dialectic

noun
di·​a·​lec·​tic | \ ˌdī-ə-ˈlek-tik How to pronounce dialectic (audio) \

Definition of dialectic

1 philosophy : logic sense 1a(1)
2 philosophy
a : discussion and reasoning by dialogue as a method of intellectual investigation specifically : the Socratic techniques of exposing false beliefs and eliciting truth
b : the Platonic (see platonic sense 1) investigation of the eternal ideas
3 philosophy : the logic of appearances and of illusions : the logic of fallacy the dialectic of Kant
4 philosophy
a : the Hegelian process of change in which a concept or its realization passes over into and is preserved and fulfilled by its opposite also : the critical investigation of this process
b Marxism
(1) usually dialectics plural in form but singular or plural in construction : development through the stages of thesis (see thesis sense 4), antithesis, and synthesis (see synthesis sense 2b) in accordance with the laws of dialectical materialism
(2) : the investigation of this process
(3) : the theoretical application of this process especially in the social sciences
5 usually dialectics plural in form but singular or plural in construction philosophy
a : any systematic reasoning, exposition (see exposition sense 2a), or argument that juxtaposes opposed or contradictory ideas and usually seeks to resolve their conflict : a method of examining and discussing opposing ideas in order to find the truth
b : an intellectual exchange of ideas
6 philosophy : the dialectical tension or opposition between two interacting forces or elements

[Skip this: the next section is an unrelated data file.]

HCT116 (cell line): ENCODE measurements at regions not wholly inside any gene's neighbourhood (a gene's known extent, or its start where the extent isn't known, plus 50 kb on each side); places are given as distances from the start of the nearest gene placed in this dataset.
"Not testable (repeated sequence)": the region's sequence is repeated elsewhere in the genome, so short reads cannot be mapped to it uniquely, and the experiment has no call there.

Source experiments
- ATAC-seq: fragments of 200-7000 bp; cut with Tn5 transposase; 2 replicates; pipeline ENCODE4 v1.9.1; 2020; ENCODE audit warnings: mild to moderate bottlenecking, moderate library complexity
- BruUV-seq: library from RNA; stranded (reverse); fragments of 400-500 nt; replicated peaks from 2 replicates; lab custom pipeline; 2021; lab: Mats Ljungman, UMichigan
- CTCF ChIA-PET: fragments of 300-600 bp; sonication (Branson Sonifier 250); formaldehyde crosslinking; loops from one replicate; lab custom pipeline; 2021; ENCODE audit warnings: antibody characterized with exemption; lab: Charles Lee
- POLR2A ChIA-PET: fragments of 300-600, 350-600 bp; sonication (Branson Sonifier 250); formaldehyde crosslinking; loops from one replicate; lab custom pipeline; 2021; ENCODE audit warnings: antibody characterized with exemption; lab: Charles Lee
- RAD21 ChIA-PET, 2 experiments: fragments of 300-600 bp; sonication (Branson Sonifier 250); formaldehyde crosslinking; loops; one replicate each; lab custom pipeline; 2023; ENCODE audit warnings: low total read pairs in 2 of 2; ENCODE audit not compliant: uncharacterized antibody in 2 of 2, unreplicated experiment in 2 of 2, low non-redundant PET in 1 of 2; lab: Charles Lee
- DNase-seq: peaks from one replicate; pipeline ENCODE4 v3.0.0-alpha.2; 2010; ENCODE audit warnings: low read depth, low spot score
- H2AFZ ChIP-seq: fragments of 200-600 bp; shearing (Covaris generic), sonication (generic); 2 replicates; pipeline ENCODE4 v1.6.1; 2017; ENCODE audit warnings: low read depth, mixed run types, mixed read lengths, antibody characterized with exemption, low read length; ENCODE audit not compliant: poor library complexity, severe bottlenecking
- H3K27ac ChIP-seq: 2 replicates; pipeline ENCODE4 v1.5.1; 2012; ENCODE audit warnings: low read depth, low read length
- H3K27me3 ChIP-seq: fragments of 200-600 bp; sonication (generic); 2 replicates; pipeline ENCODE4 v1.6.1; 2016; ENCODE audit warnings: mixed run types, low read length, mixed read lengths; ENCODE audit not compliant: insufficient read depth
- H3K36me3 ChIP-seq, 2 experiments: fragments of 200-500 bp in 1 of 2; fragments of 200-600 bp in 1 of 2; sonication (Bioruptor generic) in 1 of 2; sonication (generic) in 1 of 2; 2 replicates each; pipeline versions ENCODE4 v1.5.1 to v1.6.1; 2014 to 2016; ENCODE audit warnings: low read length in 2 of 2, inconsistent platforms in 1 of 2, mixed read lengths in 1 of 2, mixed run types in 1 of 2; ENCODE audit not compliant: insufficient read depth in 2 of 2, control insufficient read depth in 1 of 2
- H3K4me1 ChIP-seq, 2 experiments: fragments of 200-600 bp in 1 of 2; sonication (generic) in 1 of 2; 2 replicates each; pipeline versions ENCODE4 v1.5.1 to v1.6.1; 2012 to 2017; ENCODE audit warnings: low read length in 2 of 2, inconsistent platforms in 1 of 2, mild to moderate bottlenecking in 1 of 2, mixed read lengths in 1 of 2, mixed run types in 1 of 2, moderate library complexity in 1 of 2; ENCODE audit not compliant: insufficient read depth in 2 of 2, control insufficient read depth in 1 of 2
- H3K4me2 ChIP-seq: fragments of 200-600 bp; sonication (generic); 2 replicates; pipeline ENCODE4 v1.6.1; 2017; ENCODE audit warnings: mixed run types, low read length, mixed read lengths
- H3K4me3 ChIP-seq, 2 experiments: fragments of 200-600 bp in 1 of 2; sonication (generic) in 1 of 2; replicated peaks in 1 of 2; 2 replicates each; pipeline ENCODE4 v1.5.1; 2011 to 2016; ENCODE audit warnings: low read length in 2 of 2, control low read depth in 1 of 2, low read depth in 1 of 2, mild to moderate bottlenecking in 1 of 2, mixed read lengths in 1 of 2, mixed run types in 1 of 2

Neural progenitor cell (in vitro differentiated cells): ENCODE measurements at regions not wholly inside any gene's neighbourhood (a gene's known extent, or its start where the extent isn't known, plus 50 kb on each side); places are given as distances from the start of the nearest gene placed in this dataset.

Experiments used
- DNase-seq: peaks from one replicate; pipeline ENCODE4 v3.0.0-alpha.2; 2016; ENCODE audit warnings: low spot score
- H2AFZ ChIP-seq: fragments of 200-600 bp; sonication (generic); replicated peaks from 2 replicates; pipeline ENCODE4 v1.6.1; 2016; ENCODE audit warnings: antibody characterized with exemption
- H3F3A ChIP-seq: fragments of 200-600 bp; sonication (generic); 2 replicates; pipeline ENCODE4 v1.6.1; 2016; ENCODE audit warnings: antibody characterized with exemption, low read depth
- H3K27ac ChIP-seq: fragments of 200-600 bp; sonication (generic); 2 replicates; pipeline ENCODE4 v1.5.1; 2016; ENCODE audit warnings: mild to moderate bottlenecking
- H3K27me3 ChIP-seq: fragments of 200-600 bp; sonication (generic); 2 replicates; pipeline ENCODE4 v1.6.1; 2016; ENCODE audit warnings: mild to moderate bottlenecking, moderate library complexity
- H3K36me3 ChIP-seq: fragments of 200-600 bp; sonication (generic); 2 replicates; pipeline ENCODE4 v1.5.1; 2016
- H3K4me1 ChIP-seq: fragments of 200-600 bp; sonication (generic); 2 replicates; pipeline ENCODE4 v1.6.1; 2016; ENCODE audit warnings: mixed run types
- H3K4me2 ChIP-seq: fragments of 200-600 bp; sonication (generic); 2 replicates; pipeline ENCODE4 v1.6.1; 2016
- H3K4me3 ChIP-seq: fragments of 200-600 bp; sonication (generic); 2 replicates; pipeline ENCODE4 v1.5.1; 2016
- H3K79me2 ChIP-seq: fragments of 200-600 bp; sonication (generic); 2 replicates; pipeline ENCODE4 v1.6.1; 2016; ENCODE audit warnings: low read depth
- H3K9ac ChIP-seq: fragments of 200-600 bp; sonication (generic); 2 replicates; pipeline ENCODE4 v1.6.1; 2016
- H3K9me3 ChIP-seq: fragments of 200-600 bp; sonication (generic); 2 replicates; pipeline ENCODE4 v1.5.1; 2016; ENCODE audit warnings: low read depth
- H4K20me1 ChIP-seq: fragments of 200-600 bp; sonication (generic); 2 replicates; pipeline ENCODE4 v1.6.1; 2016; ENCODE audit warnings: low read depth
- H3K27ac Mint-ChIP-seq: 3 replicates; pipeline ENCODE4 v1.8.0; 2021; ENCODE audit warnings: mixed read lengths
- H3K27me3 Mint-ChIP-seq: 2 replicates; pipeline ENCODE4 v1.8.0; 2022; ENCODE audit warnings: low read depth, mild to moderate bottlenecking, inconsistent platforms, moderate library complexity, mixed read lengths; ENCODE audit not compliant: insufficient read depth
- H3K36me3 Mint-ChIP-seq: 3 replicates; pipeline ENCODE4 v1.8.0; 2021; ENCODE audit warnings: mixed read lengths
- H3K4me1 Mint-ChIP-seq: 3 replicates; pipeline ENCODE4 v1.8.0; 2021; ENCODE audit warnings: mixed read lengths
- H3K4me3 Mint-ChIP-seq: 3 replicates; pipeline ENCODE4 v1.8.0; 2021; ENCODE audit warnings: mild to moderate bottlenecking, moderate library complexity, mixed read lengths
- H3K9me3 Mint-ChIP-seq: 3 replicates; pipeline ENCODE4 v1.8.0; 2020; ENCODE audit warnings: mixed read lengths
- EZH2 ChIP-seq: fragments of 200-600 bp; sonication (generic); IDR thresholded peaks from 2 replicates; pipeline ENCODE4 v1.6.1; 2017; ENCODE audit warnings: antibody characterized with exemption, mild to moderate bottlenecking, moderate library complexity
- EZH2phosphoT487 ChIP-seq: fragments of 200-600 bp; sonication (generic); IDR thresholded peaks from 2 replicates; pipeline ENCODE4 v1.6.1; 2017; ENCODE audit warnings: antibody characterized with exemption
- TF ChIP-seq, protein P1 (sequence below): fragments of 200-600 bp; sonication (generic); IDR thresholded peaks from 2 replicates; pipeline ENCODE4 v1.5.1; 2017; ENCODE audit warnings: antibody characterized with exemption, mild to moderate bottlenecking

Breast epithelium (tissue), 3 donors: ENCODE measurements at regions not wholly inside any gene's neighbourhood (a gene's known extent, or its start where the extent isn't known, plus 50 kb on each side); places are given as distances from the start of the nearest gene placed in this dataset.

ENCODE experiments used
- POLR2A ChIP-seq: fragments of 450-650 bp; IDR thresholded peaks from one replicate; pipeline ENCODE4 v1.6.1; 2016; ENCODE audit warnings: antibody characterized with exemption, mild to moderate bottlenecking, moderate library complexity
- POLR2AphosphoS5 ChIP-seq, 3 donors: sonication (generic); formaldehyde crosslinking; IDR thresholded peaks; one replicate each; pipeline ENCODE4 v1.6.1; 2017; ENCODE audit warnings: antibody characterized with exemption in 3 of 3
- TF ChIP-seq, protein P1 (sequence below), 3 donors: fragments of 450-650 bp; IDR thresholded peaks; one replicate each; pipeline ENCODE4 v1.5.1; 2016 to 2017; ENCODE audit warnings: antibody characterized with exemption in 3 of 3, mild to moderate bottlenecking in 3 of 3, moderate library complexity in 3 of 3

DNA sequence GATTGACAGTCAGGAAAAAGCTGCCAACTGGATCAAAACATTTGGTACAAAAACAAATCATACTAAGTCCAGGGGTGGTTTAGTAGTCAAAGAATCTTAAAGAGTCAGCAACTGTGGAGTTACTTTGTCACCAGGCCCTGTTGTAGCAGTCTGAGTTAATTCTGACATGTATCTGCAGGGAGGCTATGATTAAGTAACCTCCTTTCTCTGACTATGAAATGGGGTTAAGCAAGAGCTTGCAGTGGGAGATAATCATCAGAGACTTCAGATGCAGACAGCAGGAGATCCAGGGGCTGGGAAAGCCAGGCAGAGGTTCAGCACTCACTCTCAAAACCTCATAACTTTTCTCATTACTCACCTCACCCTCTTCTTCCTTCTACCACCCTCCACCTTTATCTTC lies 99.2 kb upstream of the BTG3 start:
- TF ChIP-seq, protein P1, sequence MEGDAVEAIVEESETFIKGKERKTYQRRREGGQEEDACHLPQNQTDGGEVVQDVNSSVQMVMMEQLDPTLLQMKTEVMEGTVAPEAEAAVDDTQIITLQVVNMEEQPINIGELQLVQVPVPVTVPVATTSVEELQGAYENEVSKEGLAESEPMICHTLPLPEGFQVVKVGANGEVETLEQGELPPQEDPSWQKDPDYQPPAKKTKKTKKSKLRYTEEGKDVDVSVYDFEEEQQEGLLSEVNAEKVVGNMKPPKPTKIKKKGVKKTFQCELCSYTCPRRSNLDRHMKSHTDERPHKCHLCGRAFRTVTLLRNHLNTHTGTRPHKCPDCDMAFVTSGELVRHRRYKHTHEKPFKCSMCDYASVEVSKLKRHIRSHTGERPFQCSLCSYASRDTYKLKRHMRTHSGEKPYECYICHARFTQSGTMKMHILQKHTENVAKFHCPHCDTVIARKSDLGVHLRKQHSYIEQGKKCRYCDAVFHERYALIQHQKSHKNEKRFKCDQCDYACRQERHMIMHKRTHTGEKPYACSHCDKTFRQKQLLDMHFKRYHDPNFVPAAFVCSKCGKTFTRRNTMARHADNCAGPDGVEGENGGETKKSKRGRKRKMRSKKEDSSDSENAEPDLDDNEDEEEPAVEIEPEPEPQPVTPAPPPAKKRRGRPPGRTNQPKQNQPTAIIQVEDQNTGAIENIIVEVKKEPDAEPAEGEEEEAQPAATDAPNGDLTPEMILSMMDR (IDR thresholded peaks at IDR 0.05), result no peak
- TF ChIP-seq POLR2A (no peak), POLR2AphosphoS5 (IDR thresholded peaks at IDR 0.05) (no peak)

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Dialectic: Logic Through Conversation

Dialectic is a term used in philosophy, and the fact that it is closely connected to the ideas of Socrates and Plato is completely logical—even from an etymological point of view. Plato’s famous dialogues frequently presented Socrates playing a leading role, and dialogue comes from the Greek roots dia- (“through” or “across”) and -logue (“discourse” or “talk”). Dialect and dialectic come from dialecktos (“conversation” or “dialect”) and ultimately back to the Greek word dialegesthai, meaning “to converse.”

Conversation or dialogue was indeed at the heart of the “Socratic method,” through which Socrates would ask probing questions which cumulatively revealed his students’ unsupported assumptions and misconceptions. The goal, according to the definition in our Unabridged Dictionary, was to “elicit a clear and consistent expression of something supposed to be implicitly known by all rational beings.”

Other philosophers had specific uses of the term dialectic, including Aristotelianism, Stoicism, Kantianism, Hegelianism, and Marxism. Asking a series of questions was considered by Socrates a method of “giving birth” to the truth, and a related word, maieutic, defined as “relating to or resembling the Socratic method of eliciting new ideas from another,” comes from the Greek word meaning “of midwifery.”

Examples of dialectic in a Sentence